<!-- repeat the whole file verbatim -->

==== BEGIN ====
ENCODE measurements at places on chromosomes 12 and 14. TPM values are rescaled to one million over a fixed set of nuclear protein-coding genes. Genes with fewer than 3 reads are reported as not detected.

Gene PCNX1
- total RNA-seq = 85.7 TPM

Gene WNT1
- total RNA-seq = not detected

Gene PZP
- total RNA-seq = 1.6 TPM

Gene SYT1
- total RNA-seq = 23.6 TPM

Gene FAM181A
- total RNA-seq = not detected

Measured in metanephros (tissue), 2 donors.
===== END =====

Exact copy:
ENCODE measurements at places on chromosomes 12 and 14. TPM values are rescaled to one million over a fixed set of nuclear protein-coding genes. Genes with fewer than 3 reads are reported as not detected.

Gene PCNX1
- total RNA-seq = 85.7 TPM

Gene WNT1
- total RNA-seq = not detected

Gene PZP
- total RNA-seq = 1.6 TPM

Gene SYT1
- total RNA-seq = 23.6 TPM

Gene FAM181A
- total RNA-seq = not detected

Measured in metanephros (tissue), 2 donors.